WASHINGTON—Marriott International Chief Executive Arne Sorenson will testify before a Senate panel on March 7 about a hacking incident the company reported in November 2018 that exposed the records of as many as 383 million customers in its Starwood hotels reservation system and 5.25 million passport numbers.
The Senate’s Permanent Subcommittee on Investigations is holding a hearing “to examine the causes and scope of private sector data breaches that expose the most sensitive information of millions of Americans.”
The hearing will also include Equifax Chief Executive Mark Begor, who will discuss the company’s 2017 disclosure of the hacking of sensitive data of about 148 million people. That massive breach sparked calls for changes by Congress to credit-reporting companies’ handling of data.
Marriott disclosed on Nov. 30 last year that it had discovered its Starwood hotels reservation database had been hacked over a four-year period, in one of the largest breaches in history. At least five U.S. states and the UK’s Information Commissioner’s Office are investigating the attack.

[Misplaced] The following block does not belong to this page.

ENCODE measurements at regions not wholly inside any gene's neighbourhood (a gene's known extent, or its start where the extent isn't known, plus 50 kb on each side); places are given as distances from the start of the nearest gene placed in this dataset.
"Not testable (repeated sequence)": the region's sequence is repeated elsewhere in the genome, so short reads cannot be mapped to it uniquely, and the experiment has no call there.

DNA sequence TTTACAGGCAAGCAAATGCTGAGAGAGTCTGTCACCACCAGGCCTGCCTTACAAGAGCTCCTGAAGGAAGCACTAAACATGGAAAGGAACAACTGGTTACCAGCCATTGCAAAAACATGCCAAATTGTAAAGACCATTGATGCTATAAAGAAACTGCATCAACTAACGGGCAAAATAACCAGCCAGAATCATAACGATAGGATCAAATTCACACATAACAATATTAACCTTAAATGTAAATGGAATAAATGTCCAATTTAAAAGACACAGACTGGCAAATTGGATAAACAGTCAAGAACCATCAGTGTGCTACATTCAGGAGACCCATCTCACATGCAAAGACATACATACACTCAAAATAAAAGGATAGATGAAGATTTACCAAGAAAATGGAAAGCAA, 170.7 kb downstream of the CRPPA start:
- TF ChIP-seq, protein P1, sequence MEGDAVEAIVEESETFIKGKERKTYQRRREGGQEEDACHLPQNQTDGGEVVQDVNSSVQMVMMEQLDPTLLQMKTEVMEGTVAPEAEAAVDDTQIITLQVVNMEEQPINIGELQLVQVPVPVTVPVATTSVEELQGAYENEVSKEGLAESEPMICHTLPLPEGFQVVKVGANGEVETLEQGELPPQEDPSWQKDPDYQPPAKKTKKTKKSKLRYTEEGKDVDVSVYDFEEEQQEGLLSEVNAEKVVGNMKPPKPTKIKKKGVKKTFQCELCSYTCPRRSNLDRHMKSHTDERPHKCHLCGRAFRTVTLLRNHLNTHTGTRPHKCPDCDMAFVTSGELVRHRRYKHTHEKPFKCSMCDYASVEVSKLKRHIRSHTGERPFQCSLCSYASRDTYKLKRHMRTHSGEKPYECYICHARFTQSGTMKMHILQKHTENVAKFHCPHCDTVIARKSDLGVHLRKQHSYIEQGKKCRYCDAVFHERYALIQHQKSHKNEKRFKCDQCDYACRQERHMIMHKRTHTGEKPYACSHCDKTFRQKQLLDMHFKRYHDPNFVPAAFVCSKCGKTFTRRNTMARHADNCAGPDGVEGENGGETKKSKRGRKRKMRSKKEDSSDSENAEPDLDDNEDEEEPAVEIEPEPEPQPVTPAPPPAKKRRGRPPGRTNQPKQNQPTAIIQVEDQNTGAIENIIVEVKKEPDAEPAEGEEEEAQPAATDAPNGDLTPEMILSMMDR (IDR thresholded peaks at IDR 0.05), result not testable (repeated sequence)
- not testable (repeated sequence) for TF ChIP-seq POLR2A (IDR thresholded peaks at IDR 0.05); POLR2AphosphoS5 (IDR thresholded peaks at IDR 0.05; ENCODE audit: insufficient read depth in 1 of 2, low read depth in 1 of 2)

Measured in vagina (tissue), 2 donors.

A company spokeswoman confirmed Sorenson that would testify but declined to comment further.
Marriott also said that it had completed an effort to phase out the Starwood reservations database that it acquired in September 2016 with its $13.6 billion purchase of Starwood. The hack began in 2014, a year before Marriott offered to buy Starwood.
The company initially said records of up to 500 million guests were involved before revising its estimate upward in January.
The hotel operator also said that some 25.55 million passport numbers were stolen in the attack on the Starwood Hotels reservation system, 5.25 million of which were stored in plain text. Another 8.6 million encrypted payment cards were also taken in the attack, it said.
The Senate panel also will hear from the Federal Trade Commission’s director of the Bureau of Consumer Protection and others “to focus on policies Congress could consider in order to help prevent future cyberattacks and data breaches.”
The committee also plans to release a report on Equifax “detailing the repeated failures over the years on the part of Equifax that led to the devastating breach in 2017.”
Marriott said last week that in the fourth quarter of 2018, it incurred $28 million in expenses and recognized $25 million of insurance proceeds related to the data security incident.
By David Shepardson